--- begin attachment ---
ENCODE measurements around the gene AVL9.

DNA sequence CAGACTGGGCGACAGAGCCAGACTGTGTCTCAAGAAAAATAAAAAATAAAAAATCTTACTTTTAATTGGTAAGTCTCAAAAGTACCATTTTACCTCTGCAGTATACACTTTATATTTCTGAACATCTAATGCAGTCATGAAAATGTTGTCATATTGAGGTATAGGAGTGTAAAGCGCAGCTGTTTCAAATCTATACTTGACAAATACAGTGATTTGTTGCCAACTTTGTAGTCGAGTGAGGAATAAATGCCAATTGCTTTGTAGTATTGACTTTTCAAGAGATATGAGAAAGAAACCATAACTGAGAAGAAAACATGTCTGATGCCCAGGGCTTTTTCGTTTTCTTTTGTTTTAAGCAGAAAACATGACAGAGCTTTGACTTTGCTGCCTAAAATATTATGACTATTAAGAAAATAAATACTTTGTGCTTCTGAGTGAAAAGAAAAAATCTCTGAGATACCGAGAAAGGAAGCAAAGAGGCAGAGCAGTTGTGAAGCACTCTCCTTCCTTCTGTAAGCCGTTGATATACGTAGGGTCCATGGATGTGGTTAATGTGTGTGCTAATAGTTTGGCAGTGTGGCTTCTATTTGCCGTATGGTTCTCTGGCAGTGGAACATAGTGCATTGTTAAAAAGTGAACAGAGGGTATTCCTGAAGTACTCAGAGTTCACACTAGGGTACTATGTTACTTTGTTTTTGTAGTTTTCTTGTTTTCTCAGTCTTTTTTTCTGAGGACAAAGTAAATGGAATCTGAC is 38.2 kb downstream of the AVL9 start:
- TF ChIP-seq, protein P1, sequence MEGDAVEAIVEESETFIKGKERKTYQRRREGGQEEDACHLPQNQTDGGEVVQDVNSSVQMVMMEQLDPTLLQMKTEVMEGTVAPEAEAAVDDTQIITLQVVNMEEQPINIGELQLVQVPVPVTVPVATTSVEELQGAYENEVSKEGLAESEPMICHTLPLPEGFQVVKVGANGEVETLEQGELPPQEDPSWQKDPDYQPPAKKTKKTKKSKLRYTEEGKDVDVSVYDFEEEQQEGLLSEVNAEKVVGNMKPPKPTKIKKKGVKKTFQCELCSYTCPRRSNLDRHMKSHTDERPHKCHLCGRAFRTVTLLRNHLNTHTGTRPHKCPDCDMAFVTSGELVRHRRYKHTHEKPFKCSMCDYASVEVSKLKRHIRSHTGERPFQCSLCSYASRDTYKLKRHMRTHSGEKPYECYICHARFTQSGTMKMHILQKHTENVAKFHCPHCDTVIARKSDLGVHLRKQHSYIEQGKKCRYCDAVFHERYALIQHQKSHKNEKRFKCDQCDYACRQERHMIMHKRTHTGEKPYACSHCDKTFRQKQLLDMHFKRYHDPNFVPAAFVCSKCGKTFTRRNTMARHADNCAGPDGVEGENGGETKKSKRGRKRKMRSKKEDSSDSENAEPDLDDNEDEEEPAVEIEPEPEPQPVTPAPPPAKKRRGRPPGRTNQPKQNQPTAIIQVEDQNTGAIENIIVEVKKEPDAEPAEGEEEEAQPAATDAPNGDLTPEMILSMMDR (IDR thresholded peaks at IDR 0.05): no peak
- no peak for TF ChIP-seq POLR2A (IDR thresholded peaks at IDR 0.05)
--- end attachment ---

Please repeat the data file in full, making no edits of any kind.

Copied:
ENCODE measurements around the gene AVL9.

DNA sequence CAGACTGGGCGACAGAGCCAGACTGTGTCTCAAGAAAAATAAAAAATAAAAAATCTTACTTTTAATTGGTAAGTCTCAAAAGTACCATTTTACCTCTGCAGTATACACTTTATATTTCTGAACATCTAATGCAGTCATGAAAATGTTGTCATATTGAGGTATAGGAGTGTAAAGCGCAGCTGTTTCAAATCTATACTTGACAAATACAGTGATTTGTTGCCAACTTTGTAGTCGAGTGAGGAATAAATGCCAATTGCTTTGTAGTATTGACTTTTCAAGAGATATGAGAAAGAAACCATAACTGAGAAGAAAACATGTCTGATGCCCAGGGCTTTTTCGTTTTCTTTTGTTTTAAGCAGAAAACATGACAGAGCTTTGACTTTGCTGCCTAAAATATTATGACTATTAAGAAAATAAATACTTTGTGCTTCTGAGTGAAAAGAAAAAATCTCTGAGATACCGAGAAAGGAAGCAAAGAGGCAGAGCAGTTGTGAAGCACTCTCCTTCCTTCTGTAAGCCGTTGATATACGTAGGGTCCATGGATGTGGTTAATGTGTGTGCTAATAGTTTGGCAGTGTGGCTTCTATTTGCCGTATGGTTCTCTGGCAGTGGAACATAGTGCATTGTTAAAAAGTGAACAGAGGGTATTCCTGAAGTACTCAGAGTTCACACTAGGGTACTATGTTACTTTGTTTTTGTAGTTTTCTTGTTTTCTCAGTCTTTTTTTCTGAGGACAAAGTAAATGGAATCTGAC is 38.2 kb downstream of the AVL9 start:
- TF ChIP-seq, protein P1, sequence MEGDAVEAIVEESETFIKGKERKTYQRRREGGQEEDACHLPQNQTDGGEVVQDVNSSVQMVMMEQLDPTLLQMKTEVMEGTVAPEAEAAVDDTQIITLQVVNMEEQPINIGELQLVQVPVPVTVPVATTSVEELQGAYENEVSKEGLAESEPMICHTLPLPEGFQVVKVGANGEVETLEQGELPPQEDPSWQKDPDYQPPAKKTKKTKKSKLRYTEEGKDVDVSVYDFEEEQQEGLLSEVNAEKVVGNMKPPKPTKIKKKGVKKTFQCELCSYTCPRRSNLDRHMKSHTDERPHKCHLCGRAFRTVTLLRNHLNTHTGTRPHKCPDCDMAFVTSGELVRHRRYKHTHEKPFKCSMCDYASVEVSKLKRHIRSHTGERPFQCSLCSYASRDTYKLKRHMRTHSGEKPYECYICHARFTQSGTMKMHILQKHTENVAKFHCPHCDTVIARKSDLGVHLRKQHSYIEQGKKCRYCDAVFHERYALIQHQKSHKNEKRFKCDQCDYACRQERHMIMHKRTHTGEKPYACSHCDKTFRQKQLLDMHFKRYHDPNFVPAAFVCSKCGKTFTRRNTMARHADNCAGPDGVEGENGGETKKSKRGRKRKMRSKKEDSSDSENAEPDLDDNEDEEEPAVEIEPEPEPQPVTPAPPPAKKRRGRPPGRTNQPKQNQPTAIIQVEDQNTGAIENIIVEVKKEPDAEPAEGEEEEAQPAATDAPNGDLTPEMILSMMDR (IDR thresholded peaks at IDR 0.05): no peak
- no peak for TF ChIP-seq POLR2A (IDR thresholded peaks at IDR 0.05)